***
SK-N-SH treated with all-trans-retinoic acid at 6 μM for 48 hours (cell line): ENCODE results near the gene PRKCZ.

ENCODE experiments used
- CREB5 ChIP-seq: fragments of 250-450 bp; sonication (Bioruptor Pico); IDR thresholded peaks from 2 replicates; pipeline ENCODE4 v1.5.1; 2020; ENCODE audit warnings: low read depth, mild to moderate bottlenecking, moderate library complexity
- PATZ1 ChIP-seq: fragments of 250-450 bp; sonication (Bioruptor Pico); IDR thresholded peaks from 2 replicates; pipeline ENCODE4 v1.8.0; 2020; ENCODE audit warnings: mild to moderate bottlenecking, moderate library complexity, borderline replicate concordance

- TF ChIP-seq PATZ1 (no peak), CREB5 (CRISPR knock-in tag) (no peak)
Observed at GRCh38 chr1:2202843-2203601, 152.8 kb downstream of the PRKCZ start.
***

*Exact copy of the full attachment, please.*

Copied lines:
SK-N-SH treated with all-trans-retinoic acid at 6 μM for 48 hours (cell line): ENCODE results near the gene PRKCZ.

ENCODE experiments used
- CREB5 ChIP-seq: fragments of 250-450 bp; sonication (Bioruptor Pico); IDR thresholded peaks from 2 replicates; pipeline ENCODE4 v1.5.1; 2020; ENCODE audit warnings: low read depth, mild to moderate bottlenecking, moderate library complexity
- PATZ1 ChIP-seq: fragments of 250-450 bp; sonication (Bioruptor Pico); IDR thresholded peaks from 2 replicates; pipeline ENCODE4 v1.8.0; 2020; ENCODE audit warnings: mild to moderate bottlenecking, moderate library complexity, borderline replicate concordance

- TF ChIP-seq PATZ1 (no peak), CREB5 (CRISPR knock-in tag) (no peak)
Observed at GRCh38 chr1:2202843-2203601, 152.8 kb downstream of the PRKCZ start.